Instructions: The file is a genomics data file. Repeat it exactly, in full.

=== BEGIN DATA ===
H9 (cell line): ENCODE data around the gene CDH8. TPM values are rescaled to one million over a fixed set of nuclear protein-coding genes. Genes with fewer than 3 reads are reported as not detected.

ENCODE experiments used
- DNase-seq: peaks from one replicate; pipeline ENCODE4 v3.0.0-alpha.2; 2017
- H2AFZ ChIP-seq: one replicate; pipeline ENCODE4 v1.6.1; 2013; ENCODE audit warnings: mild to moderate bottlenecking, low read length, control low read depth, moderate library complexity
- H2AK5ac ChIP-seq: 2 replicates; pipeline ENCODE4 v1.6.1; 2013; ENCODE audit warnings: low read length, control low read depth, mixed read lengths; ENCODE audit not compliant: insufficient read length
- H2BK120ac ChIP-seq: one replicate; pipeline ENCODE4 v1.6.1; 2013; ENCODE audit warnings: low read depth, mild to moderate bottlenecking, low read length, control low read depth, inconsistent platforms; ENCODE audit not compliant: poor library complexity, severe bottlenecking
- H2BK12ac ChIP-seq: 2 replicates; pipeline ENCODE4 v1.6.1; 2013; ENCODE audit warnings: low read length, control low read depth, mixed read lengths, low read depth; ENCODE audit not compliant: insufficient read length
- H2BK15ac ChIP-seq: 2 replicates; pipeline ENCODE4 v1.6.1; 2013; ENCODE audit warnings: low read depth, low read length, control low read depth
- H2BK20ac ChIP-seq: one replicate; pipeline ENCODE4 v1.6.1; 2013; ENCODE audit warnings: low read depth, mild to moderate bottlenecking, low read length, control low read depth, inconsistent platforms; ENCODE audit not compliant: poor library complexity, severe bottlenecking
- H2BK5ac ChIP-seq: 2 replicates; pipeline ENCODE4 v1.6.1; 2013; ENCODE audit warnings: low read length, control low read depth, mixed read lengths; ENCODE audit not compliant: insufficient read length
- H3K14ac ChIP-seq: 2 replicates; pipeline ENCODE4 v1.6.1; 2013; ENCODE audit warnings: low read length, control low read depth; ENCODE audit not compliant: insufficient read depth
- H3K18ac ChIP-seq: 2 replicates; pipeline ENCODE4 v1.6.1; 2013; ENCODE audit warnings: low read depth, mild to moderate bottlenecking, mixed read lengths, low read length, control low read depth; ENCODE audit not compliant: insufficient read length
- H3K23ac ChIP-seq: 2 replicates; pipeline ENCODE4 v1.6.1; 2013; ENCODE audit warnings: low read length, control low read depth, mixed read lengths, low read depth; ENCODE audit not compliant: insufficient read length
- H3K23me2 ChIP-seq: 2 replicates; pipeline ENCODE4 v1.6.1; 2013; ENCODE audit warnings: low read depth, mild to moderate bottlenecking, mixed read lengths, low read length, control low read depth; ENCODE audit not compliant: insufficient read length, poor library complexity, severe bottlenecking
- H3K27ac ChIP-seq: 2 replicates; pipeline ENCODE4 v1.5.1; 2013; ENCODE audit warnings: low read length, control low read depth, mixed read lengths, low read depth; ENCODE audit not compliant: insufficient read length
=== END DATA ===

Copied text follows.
H9 (cell line): ENCODE data around the gene CDH8. TPM values are rescaled to one million over a fixed set of nuclear protein-coding genes. Genes with fewer than 3 reads are reported as not detected.

ENCODE experiments used
- DNase-seq: peaks from one replicate; pipeline ENCODE4 v3.0.0-alpha.2; 2017
- H2AFZ ChIP-seq: one replicate; pipeline ENCODE4 v1.6.1; 2013; ENCODE audit warnings: mild to moderate bottlenecking, low read length, control low read depth, moderate library complexity
- H2AK5ac ChIP-seq: 2 replicates; pipeline ENCODE4 v1.6.1; 2013; ENCODE audit warnings: low read length, control low read depth, mixed read lengths; ENCODE audit not compliant: insufficient read length
- H2BK120ac ChIP-seq: one replicate; pipeline ENCODE4 v1.6.1; 2013; ENCODE audit warnings: low read depth, mild to moderate bottlenecking, low read length, control low read depth, inconsistent platforms; ENCODE audit not compliant: poor library complexity, severe bottlenecking
- H2BK12ac ChIP-seq: 2 replicates; pipeline ENCODE4 v1.6.1; 2013; ENCODE audit warnings: low read length, control low read depth, mixed read lengths, low read depth; ENCODE audit not compliant: insufficient read length
- H2BK15ac ChIP-seq: 2 replicates; pipeline ENCODE4 v1.6.1; 2013; ENCODE audit warnings: low read depth, low read length, control low read depth
- H2BK20ac ChIP-seq: one replicate; pipeline ENCODE4 v1.6.1; 2013; ENCODE audit warnings: low read depth, mild to moderate bottlenecking, low read length, control low read depth, inconsistent platforms; ENCODE audit not compliant: poor library complexity, severe bottlenecking
- H2BK5ac ChIP-seq: 2 replicates; pipeline ENCODE4 v1.6.1; 2013; ENCODE audit warnings: low read length, control low read depth, mixed read lengths; ENCODE audit not compliant: insufficient read length
- H3K14ac ChIP-seq: 2 replicates; pipeline ENCODE4 v1.6.1; 2013; ENCODE audit warnings: low read length, control low read depth; ENCODE audit not compliant: insufficient read depth
- H3K18ac ChIP-seq: 2 replicates; pipeline ENCODE4 v1.6.1; 2013; ENCODE audit warnings: low read depth, mild to moderate bottlenecking, mixed read lengths, low read length, control low read depth; ENCODE audit not compliant: insufficient read length
- H3K23ac ChIP-seq: 2 replicates; pipeline ENCODE4 v1.6.1; 2013; ENCODE audit warnings: low read length, control low read depth, mixed read lengths, low read depth; ENCODE audit not compliant: insufficient read length
- H3K23me2 ChIP-seq: 2 replicates; pipeline ENCODE4 v1.6.1; 2013; ENCODE audit warnings: low read depth, mild to moderate bottlenecking, mixed read lengths, low read length, control low read depth; ENCODE audit not compliant: insufficient read length, poor library complexity, severe bottlenecking
- H3K27ac ChIP-seq: 2 replicates; pipeline ENCODE4 v1.5.1; 2013; ENCODE audit warnings: low read length, control low read depth, mixed read lengths, low read depth; ENCODE audit not compliant: insufficient read length